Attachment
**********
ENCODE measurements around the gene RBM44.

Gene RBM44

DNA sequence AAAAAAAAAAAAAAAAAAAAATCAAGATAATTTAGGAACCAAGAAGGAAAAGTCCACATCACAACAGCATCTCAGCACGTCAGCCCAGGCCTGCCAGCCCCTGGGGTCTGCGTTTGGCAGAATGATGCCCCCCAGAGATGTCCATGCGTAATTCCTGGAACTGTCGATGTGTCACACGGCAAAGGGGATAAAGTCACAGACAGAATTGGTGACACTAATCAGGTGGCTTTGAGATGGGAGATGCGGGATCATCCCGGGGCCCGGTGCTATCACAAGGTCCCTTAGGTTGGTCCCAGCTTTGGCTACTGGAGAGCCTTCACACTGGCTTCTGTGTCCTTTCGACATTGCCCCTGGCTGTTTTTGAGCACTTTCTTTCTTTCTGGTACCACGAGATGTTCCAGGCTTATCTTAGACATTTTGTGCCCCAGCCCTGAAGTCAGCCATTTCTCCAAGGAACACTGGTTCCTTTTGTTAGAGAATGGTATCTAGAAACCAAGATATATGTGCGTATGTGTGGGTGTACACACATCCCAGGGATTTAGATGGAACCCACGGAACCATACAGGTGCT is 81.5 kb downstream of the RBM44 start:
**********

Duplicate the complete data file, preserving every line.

ENCODE measurements around the gene RBM44.

Gene RBM44

DNA sequence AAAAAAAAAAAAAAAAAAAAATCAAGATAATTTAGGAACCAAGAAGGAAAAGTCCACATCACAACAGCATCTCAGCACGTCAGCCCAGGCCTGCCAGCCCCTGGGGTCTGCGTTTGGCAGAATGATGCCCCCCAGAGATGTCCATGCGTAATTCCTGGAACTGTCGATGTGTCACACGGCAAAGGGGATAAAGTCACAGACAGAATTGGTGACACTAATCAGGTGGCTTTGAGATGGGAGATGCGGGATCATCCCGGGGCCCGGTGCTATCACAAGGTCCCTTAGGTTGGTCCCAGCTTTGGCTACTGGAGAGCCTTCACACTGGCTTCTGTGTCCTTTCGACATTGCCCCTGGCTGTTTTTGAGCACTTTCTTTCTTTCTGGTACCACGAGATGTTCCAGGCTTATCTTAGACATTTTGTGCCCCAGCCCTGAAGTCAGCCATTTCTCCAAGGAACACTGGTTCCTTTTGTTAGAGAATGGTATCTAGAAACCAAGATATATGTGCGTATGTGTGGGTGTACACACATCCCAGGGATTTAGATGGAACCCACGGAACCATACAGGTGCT is 81.5 kb downstream of the RBM44 start: